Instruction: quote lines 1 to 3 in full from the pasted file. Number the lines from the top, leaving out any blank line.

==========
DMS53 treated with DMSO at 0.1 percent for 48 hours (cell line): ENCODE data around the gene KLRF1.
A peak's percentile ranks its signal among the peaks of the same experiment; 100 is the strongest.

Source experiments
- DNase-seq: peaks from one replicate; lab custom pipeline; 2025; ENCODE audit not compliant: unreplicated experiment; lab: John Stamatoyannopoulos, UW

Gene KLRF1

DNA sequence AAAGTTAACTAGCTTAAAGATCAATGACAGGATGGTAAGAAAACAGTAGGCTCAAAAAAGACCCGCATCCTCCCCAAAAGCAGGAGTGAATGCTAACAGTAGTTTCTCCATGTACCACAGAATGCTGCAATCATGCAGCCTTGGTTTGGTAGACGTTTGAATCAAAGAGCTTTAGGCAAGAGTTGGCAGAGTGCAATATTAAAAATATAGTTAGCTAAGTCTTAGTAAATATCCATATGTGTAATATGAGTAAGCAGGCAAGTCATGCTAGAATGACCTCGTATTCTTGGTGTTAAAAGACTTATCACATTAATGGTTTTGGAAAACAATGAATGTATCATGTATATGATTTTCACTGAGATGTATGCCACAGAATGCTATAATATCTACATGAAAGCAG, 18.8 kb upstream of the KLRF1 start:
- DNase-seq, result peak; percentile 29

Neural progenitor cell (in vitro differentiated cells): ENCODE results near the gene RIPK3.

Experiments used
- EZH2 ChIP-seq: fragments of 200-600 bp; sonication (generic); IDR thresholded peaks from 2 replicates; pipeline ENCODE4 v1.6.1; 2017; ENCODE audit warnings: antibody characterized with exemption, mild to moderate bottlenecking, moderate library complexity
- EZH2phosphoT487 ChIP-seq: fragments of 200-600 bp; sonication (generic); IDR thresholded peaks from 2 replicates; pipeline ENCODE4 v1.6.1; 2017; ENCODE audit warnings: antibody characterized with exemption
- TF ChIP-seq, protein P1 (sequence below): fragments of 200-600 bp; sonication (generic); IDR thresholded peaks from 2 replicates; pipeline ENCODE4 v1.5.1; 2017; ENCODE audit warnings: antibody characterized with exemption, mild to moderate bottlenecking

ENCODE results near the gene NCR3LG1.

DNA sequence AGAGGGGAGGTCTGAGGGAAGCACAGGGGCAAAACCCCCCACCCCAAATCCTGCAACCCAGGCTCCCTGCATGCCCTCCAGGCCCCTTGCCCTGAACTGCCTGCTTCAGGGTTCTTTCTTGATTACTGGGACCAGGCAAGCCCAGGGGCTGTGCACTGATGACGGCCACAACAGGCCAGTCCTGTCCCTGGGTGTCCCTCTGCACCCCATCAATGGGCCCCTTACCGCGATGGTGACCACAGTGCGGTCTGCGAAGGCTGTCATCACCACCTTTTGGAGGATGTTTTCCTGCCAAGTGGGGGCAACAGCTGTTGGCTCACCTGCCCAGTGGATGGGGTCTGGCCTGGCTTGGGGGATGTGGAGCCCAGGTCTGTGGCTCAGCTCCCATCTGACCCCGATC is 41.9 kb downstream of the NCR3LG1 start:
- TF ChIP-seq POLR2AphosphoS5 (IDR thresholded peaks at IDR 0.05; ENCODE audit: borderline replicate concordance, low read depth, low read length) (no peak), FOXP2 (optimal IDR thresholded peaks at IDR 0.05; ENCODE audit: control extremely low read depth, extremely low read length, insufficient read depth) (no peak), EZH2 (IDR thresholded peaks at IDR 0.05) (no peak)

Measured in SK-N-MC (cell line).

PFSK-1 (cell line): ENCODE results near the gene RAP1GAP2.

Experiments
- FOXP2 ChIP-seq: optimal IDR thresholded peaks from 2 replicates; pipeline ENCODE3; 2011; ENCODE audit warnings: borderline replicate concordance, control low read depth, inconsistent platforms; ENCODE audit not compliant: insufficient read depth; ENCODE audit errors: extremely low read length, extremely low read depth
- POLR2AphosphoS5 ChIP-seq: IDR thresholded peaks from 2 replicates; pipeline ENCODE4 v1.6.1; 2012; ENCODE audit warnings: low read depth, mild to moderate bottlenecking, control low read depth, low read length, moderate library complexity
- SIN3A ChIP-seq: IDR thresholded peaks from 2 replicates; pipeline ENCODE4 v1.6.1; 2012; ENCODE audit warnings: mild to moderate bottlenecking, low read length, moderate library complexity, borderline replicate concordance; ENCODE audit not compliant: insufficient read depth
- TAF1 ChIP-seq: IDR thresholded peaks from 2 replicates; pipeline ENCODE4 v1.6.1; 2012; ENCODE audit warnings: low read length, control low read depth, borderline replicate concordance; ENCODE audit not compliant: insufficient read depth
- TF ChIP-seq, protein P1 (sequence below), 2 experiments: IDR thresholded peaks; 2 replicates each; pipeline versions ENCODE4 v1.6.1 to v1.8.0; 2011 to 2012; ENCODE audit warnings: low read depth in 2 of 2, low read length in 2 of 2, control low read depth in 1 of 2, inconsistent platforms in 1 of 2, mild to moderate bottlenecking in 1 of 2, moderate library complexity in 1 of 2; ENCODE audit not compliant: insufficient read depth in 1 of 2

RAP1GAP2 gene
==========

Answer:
DMS53 treated with DMSO at 0.1 percent for 48 hours (cell line): ENCODE data around the gene KLRF1.
A peak's percentile ranks its signal among the peaks of the same experiment; 100 is the strongest.

Source experiments